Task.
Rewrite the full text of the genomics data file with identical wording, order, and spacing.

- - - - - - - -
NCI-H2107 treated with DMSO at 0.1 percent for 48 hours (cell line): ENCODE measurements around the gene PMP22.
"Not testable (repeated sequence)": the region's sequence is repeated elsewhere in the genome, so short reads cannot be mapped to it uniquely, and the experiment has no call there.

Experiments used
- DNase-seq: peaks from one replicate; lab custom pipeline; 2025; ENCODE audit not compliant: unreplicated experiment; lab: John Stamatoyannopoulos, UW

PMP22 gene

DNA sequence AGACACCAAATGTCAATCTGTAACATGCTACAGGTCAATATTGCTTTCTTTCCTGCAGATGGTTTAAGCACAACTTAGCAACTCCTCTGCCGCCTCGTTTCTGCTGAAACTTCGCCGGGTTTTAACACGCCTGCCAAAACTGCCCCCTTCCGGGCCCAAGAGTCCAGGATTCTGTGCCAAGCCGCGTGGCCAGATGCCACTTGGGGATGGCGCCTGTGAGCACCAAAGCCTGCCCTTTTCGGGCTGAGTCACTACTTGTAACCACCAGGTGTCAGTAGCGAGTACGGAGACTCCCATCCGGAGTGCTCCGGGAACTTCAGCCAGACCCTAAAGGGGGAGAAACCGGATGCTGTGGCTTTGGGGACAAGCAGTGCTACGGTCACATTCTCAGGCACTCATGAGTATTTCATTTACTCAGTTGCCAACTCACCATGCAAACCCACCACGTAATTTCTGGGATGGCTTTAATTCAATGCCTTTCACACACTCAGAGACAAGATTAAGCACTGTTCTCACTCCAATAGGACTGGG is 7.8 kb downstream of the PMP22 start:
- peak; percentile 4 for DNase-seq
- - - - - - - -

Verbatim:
NCI-H2107 treated with DMSO at 0.1 percent for 48 hours (cell line): ENCODE measurements around the gene PMP22.
"Not testable (repeated sequence)": the region's sequence is repeated elsewhere in the genome, so short reads cannot be mapped to it uniquely, and the experiment has no call there.

Experiments used
- DNase-seq: peaks from one replicate; lab custom pipeline; 2025; ENCODE audit not compliant: unreplicated experiment; lab: John Stamatoyannopoulos, UW

PMP22 gene

DNA sequence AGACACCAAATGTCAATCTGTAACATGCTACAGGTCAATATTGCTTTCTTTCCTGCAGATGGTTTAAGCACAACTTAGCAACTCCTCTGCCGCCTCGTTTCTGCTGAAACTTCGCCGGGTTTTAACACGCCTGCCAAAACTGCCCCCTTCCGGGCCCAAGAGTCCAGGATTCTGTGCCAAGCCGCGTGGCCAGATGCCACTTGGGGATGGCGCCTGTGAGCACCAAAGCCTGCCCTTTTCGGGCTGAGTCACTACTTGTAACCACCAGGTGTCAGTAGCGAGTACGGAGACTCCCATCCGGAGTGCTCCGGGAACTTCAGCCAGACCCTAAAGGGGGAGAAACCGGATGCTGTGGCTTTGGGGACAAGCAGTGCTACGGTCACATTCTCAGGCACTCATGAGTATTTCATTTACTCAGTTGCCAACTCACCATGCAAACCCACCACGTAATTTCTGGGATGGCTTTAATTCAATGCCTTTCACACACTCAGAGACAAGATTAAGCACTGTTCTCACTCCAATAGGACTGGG is 7.8 kb downstream of the PMP22 start:
- peak; percentile 4 for DNase-seq